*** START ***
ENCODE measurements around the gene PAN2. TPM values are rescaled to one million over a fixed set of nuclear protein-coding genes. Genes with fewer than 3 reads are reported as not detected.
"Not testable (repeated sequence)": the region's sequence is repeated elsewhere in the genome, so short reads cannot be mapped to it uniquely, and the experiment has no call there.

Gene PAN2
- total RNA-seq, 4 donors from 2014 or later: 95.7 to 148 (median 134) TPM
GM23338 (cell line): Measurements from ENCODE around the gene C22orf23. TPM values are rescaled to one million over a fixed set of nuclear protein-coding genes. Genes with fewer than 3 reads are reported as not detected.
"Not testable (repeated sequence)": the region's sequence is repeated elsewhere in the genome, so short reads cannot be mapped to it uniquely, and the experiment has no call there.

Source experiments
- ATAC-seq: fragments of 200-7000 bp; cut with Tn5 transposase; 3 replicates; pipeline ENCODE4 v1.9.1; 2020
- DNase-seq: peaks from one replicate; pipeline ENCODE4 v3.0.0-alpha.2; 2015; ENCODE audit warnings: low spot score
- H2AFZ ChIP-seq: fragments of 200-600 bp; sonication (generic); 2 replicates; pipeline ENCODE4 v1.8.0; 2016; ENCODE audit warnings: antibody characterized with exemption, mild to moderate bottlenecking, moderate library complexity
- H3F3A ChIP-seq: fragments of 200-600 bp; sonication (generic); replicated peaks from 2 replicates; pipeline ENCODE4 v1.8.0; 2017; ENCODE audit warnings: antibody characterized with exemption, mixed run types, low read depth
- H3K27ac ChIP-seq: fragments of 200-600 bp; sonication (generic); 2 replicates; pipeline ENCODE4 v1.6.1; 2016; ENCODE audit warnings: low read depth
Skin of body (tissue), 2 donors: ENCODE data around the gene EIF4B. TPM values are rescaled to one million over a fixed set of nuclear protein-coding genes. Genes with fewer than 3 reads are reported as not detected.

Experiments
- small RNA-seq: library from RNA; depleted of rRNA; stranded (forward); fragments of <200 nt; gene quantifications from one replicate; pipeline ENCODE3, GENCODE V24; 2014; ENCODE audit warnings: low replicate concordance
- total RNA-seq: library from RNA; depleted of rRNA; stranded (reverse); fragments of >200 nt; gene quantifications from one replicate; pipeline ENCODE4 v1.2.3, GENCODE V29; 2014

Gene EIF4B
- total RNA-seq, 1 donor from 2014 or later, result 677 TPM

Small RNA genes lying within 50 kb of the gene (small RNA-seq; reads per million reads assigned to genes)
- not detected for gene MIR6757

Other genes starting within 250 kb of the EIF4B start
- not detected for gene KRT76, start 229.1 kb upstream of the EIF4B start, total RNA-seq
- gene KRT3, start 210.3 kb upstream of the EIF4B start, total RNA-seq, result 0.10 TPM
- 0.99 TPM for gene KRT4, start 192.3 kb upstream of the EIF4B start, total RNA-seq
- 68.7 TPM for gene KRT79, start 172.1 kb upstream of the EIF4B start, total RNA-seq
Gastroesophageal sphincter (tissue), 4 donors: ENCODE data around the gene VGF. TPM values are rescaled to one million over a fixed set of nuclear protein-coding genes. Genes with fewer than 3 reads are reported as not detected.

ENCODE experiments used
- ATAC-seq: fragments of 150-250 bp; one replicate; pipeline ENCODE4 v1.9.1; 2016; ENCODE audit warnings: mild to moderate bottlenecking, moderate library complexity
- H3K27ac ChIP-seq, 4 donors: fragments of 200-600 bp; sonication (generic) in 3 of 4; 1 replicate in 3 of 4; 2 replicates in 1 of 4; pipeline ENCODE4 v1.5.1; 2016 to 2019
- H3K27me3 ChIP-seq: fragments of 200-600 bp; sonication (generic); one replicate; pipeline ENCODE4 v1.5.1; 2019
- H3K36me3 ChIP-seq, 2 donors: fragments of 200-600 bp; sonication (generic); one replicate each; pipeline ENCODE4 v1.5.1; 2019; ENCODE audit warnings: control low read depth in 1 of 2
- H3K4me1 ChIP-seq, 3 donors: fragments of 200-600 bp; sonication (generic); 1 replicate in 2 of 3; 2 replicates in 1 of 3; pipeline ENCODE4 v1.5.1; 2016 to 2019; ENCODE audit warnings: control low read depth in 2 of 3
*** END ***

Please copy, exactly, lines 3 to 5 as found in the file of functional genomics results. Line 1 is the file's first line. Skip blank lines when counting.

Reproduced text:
Gene PAN2
- total RNA-seq, 4 donors from 2014 or later: 95.7 to 148 (median 134) TPM
GM23338 (cell line): Measurements from ENCODE around the gene C22orf23. TPM values are rescaled to one million over a fixed set of nuclear protein-coding genes. Genes with fewer than 3 reads are reported as not detected.